“Mainly, I wanted to avoid talking down to an audience of new readers. My teaching experience had convinced me that as long as the writing was concrete, as long as sentences were sharply honed, as long as ideas were connected clearly, as long as the pacing had some momentum–in other words, as long as the writing adhered to certain well-known standards for good writing across the board–new readers could respond to it.”
by Monique Daviau
Last summer, I convinced my friend Chris that he and I should drive from Brooklyn to East Hampton, Long Island, to place a bundle of asparagus on the grave of a poet he had never heard of. I hoped to be very convincing when explaining that Frank O’Hara was my favorite poet, meant the world to me, and that I needed to make the pilgrimage. Fortunately, Chris is always open to using his Zipcar membership to drive down to the tippy-tip of Long Island for a day of cemetery-going, and on the day we’d planned to take the trip, the sun was shining and it was almost as if the city were throwing us out. Go see Frank! As a bonus: perfect beach weather!
ONE DAY THE DOCTOR TELLS YOU YOU’RE BLIND
to the truth. It’s physical; something about
the retina, rods, and cones. Truth is a wave-
length in the spectrum you’re unable to detect.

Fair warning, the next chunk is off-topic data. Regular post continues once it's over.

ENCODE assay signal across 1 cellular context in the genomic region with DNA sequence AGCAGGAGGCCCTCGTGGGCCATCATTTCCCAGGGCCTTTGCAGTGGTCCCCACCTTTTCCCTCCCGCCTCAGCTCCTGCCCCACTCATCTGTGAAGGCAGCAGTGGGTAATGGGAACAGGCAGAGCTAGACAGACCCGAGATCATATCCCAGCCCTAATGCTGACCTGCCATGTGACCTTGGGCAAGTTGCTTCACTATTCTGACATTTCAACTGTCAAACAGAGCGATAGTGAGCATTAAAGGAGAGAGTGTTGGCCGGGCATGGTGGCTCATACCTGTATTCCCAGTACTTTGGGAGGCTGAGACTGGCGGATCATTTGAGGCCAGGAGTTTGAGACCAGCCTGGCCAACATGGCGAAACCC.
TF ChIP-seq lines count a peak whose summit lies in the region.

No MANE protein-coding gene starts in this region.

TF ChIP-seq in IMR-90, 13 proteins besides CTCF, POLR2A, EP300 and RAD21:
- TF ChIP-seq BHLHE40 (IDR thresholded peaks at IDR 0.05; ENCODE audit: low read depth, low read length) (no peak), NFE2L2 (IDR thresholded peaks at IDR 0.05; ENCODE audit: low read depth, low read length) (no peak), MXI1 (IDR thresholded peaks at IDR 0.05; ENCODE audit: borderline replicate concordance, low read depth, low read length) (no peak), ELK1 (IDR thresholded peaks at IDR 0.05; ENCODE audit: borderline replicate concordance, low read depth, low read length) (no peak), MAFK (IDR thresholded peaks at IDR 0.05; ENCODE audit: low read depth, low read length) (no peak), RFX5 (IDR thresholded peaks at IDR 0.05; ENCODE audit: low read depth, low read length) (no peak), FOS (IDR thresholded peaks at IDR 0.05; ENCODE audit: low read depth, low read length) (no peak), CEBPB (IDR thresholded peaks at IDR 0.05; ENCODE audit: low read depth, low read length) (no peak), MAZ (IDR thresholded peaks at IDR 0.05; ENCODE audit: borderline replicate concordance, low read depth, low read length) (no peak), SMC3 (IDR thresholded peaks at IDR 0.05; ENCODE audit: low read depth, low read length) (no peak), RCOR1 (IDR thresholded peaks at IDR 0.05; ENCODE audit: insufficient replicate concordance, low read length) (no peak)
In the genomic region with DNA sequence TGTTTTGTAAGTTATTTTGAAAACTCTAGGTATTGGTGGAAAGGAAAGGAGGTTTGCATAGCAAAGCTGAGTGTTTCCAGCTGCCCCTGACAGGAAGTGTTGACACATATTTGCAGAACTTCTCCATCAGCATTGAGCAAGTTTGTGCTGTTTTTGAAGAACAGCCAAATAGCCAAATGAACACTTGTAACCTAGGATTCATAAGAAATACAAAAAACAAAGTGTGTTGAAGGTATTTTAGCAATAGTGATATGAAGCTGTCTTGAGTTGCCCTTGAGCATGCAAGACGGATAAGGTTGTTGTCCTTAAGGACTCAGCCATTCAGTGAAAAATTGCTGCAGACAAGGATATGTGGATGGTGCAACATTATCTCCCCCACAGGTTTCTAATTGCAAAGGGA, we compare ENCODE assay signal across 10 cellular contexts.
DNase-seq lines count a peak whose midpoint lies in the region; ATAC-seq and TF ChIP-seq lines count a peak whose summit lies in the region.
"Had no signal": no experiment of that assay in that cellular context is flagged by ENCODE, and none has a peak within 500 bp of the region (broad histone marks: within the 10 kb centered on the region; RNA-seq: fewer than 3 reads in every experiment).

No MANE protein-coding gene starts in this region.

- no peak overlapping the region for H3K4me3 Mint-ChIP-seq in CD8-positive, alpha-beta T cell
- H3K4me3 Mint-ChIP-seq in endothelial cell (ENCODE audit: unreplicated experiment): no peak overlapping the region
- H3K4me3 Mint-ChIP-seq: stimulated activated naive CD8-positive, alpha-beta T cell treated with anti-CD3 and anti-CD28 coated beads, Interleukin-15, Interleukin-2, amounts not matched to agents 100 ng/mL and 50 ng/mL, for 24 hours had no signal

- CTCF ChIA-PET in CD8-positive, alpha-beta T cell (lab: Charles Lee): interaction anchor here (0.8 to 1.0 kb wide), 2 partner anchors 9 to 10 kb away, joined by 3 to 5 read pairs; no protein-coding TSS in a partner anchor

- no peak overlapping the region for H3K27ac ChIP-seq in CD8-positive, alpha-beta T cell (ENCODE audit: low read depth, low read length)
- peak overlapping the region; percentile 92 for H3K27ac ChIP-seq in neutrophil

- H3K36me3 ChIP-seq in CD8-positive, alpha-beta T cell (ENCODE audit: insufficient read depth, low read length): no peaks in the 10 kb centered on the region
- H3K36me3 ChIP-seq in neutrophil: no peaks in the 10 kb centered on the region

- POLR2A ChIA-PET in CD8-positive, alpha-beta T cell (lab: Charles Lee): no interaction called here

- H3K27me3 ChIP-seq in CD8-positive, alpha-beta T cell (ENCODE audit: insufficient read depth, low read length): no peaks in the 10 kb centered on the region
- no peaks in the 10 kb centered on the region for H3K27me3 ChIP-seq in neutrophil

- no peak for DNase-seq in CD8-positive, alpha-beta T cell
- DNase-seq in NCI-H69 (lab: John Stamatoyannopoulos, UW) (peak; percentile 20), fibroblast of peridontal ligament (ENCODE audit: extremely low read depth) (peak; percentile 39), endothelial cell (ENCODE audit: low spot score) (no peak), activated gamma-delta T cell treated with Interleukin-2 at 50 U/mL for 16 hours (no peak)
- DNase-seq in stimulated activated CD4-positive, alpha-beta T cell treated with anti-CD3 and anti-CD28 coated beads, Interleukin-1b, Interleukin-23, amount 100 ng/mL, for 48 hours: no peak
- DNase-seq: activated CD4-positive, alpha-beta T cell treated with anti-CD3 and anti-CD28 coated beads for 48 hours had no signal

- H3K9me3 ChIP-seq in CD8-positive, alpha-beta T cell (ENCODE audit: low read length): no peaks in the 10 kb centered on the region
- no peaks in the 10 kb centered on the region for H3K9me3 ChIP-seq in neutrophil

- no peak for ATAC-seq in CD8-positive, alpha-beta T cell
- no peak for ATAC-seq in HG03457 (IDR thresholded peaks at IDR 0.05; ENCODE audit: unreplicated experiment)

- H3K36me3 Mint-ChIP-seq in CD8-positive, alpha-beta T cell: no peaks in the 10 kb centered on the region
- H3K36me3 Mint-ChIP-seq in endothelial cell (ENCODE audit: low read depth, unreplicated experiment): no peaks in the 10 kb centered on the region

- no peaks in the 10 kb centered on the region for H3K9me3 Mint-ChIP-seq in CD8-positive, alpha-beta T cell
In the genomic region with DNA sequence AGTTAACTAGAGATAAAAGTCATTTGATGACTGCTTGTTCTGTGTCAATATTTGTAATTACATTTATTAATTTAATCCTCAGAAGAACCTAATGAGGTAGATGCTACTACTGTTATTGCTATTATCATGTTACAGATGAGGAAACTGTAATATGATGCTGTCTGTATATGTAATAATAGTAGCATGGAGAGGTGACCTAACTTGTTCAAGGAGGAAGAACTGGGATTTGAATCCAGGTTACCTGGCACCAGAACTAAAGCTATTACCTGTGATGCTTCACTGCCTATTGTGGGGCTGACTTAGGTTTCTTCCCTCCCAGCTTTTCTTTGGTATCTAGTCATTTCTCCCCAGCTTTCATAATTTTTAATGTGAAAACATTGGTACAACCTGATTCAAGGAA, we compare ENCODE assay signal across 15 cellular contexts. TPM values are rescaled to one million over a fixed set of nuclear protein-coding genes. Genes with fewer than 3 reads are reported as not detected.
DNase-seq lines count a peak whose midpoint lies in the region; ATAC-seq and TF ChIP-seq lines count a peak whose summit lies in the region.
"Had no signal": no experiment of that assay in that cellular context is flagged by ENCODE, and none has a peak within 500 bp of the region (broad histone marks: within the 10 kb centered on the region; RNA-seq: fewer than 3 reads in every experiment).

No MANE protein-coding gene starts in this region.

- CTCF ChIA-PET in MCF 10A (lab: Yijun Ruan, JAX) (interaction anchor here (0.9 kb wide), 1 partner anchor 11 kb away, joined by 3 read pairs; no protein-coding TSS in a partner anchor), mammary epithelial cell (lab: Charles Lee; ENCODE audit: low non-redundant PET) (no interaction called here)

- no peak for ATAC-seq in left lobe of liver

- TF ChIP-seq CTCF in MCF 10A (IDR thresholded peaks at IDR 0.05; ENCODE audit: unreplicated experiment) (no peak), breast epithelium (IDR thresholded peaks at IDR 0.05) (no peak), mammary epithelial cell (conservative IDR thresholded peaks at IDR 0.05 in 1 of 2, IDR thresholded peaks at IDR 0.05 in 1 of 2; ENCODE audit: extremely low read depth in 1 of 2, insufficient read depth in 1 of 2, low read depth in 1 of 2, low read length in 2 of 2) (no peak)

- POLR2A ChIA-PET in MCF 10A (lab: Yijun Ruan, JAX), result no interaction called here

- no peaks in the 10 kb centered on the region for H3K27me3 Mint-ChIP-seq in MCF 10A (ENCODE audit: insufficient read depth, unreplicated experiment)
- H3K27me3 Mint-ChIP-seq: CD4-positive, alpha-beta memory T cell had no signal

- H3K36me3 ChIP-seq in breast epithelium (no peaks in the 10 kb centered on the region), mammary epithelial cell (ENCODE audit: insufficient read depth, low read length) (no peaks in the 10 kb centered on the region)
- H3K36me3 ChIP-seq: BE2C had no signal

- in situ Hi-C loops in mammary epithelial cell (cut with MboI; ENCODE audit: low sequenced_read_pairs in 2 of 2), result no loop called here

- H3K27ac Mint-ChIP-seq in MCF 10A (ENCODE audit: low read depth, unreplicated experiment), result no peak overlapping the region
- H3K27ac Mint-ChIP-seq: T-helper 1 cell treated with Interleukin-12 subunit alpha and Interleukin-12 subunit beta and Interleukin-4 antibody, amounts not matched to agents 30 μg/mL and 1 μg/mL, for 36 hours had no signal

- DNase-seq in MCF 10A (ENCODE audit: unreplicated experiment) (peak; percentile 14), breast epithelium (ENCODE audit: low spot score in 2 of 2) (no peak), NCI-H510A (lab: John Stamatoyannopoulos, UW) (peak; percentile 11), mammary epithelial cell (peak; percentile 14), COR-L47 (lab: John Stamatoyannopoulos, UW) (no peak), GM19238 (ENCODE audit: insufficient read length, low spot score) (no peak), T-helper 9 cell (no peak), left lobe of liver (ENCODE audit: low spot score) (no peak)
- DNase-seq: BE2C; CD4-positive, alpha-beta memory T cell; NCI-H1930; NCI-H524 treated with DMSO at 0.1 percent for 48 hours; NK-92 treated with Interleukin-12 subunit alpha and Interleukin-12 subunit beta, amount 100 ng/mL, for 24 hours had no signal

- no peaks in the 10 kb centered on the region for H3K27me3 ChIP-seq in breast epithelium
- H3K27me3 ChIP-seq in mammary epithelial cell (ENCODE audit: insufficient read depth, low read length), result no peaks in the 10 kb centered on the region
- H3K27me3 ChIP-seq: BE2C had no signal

All your life you’ve been compensating,
convincing yourself you could see what you
could not. Suddenly you’ve got questions
by A.L. Major
In November, I watched the National Book Awards ceremony via an online broadcast. A U of Michigan alum of 05′, Jesmyn Ward, was nominated for her novel Salvage The Bones , and if she won, I wanted to witness it. Of course, my impulse to watch the awards was a self-involved, highly illogical one: that if I am a U of Michigan MFA Fiction student and she is an alum of this same program, then I might be able to produce a work of similar notability and talent. When she won, I was surprisingly elated. As if I had won too. I bought her books, the hour after, not yet critical of why it hadn’t occurred to me to buy them before. Later, I realized I’ve become a complacent reader.
If you believe the Times, and why not believe them, Google is developing everything from robot drones and driverless cars to a space elevator, which, so far as I can deduce, is a kind of hybrid, Wonkafied rocket-cum-slingshot.